May was declared as National Asthma and Allergy Awareness Month over 35 years ago by the Asthma and Allergy Foundation of America (AAFA). This month is not just a time for education and awareness for families, it is also the peak season for people who have asthma and allergies.
About 19 million adults and 6.2 million children have asthma, that is nearly 25 million Americans. Over 20,000 adults and over 6,500 children in Mercer County currently have asthma, compared to an estimated 8.8% of adults and 8.7% of children diagnosed with asthma in New Jersey. These number reveal just how many families and communities have asthma; however, they do not show the overall impact. African Americans and Hispanics living in underserved urban communities have the highest rates of uncontrolled asthma, Emergency Department use, and hospitalizations compared to whites. In light of the coronavirus, it is important now more than ever to get help managing your asthma to stay healthy and prevent asthma flare-ups, which can be life threatening.
What is Asthma?
Asthma is a chronic disease that needs care over time. Asthma causes your airways to become inflamed and constricted, which makes it hard to breathe. Asthma cannot be cured, but can be controlled with proper care. The best way to manage asthma is to care for it over time, even if you don’t have symptoms. It is important to see your healthcare provider as often as recommended, but at least twice a year, and follow the Asthma Treatment Plan that is established for you.
How is Asthma Diagnosed?
You can expect your healthcare provider to:
- Take a detailed medical history, ask about your symptoms, allergies
- Perform a physical exam, including listening to lung sounds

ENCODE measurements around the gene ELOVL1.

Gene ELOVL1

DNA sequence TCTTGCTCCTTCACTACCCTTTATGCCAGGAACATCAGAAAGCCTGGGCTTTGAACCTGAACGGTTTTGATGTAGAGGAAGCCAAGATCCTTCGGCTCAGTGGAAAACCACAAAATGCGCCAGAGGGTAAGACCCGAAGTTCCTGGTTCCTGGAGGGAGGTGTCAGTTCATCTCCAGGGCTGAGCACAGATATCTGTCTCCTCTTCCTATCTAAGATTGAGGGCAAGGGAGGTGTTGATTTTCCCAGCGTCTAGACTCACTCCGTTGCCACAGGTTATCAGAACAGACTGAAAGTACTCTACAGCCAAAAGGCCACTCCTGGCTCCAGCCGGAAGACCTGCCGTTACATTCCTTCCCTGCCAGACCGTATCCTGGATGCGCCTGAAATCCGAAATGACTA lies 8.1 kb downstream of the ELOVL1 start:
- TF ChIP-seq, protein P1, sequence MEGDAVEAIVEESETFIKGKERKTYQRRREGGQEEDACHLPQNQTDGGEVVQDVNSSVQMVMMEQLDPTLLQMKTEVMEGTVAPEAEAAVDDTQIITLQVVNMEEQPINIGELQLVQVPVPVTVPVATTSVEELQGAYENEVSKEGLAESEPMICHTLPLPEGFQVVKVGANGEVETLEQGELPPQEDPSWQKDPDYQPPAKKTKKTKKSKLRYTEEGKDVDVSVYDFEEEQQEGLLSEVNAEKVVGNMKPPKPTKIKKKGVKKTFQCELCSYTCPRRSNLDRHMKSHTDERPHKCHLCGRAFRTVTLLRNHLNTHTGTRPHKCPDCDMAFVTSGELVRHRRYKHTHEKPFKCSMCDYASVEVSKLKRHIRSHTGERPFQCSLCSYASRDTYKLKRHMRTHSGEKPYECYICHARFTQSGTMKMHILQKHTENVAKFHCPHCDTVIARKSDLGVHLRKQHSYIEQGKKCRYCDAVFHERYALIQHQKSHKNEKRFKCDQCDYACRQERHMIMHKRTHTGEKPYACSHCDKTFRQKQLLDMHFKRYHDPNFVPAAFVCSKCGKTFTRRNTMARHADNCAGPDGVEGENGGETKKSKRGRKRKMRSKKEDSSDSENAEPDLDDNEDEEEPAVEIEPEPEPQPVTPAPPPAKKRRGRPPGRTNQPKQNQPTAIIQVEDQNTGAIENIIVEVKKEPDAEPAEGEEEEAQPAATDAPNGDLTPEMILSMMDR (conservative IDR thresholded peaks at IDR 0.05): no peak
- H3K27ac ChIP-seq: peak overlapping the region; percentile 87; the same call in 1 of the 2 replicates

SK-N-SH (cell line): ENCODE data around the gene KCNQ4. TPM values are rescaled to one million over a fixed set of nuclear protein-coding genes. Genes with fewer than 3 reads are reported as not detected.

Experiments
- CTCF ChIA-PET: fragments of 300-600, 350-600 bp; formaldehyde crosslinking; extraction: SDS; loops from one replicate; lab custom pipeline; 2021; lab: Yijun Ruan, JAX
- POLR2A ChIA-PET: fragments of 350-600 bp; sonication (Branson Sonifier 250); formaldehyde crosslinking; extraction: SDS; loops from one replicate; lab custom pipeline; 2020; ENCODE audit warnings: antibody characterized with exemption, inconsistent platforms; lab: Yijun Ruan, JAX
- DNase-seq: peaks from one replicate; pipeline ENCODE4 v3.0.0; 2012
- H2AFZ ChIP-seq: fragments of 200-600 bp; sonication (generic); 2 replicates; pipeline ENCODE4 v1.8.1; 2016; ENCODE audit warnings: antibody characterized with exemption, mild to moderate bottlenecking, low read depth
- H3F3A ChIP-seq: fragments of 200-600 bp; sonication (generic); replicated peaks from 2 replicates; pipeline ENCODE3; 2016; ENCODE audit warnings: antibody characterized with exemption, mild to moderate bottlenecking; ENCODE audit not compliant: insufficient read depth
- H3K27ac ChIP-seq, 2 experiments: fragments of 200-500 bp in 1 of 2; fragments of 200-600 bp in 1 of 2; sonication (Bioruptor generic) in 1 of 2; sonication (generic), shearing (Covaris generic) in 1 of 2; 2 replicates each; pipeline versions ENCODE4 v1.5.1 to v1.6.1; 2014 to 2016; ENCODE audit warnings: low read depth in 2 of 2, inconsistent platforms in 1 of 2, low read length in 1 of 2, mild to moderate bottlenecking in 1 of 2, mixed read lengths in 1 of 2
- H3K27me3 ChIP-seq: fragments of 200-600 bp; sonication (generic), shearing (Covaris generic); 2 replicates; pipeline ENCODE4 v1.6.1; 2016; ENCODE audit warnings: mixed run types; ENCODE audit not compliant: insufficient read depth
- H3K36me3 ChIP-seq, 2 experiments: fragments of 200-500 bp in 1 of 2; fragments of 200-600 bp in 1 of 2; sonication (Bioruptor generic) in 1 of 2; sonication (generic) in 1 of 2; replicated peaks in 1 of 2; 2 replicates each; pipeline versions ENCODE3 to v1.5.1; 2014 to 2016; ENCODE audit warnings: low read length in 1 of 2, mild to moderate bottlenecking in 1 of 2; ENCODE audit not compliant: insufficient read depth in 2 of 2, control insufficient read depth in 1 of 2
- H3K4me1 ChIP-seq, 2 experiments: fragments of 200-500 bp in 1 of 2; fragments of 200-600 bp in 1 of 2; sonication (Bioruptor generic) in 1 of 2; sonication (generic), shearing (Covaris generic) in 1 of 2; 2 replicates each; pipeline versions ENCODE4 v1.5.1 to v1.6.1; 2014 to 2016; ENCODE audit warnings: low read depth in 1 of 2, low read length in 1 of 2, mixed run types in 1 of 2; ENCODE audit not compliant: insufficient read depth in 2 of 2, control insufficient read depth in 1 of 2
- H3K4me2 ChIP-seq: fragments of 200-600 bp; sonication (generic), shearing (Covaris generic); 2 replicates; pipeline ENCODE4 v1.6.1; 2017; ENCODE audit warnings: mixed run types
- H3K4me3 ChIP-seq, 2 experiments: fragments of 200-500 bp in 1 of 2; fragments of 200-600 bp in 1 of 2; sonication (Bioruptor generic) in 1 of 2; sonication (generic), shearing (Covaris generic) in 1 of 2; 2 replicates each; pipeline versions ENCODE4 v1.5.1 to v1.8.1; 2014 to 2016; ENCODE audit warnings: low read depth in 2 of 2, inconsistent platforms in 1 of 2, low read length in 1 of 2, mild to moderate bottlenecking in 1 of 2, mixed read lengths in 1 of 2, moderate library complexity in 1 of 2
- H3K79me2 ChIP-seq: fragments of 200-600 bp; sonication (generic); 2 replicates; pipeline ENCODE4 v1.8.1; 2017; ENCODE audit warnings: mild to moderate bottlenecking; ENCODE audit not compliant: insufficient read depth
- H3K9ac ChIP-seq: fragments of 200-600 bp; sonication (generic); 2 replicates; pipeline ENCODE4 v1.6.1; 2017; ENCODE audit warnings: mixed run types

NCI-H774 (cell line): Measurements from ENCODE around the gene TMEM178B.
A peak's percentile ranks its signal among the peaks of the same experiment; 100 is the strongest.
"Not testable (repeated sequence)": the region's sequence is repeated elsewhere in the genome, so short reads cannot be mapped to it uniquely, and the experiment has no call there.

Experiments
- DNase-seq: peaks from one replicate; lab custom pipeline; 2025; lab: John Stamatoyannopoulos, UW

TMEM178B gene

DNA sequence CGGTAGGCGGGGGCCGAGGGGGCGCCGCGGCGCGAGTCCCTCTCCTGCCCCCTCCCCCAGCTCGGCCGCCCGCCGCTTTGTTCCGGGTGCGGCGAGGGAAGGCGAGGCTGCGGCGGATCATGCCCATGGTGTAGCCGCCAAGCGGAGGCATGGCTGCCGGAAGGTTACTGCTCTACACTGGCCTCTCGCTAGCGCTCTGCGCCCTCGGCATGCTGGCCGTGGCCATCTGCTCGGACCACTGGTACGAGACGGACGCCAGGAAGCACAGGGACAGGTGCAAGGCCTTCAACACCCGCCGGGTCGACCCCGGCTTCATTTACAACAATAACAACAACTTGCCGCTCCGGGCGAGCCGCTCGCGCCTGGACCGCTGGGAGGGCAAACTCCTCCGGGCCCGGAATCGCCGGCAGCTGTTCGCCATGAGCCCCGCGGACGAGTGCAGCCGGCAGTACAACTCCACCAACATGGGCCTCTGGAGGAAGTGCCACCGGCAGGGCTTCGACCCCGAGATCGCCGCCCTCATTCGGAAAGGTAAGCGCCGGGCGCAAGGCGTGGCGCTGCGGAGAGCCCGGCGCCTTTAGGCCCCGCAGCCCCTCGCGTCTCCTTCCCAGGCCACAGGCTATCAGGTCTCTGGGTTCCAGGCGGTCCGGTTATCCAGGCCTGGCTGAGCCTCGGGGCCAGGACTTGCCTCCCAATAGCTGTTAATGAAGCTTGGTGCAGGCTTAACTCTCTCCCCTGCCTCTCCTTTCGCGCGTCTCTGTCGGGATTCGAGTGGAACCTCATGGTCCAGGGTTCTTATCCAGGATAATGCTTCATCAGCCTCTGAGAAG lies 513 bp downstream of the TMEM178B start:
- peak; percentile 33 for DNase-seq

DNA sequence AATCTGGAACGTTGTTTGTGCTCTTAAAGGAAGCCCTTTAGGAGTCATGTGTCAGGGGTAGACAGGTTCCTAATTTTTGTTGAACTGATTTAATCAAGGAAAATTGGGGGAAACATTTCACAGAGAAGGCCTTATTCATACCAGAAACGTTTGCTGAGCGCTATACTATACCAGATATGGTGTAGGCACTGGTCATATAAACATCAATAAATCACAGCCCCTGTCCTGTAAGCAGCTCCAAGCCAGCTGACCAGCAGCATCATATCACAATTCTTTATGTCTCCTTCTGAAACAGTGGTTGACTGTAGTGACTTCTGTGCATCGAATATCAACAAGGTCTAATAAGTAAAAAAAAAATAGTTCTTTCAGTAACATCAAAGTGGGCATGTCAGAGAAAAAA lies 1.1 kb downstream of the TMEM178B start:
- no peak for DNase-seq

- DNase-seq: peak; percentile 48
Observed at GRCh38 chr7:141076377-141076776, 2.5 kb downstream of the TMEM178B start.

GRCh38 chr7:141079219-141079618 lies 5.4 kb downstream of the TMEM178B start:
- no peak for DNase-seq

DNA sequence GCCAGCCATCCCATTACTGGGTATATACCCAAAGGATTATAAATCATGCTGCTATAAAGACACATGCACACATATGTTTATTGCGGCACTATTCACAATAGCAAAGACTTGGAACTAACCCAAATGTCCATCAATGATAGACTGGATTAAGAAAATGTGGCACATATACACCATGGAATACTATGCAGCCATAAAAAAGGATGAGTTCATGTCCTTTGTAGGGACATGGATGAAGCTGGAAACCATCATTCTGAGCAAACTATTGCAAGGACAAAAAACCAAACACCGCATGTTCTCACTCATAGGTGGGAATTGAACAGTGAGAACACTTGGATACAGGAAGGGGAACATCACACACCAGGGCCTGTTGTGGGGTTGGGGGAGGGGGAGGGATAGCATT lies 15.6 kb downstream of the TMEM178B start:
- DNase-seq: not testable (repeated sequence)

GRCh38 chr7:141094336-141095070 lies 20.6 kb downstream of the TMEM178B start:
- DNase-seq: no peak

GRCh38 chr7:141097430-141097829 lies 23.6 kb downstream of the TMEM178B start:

- Lung function tests, X-Rays, blood and allergy testing may be ordered
- Refer you to a specialist if necessary, such as a pulmonologist or allergist
Your healthcare provider will establish an Asthma Treatment Plan based on your asthma severity and specific triggers. It is important to take an active role in developing and following your treatment plan.
What are Symptoms of Asthma?
Common symptoms include coughing, shortness of breath, wheezing and chest tightness.
It is important to remember that you have asthma even if you don’t currently have symptoms.
Often, asthma symptoms appear when you are exposed to a trigger. A trigger is something you are sensitive to that makes your airways become inflamed. Asthma triggers include smoke, including secondhand smoke, colds and flu, pollen, chemical fumes, poor air quality days, extreme weather changes, seasonal changes, dust mites, strong emotion and exercise.
Is there Treatment for Asthma?
Yes! The good news is that with proper care, asthma can be managed and controlled, which will improve the health and quality of life for the person with asthma. If you or someone you know has asthma, make an appointment with your healthcare provider without delay. There has never been a more important time to take charge of your health and manage your asthma.
What resources are available for information about asthma?
Consult a Certified Asthma Educator (AE-C) A Certified Asthma Educator is a professional with knowledge and expertise in asthma management that can help you to learn how to manage your asthma. You can find an AE-C near you by checking the National Asthma Educator Certification Board.
For more asthma education and resources visit, Asthma and Allergy Foundation, Association of Asthma Educators, Allergy & Asthma Network, and Pediatric/Adult Asthma Coalition.
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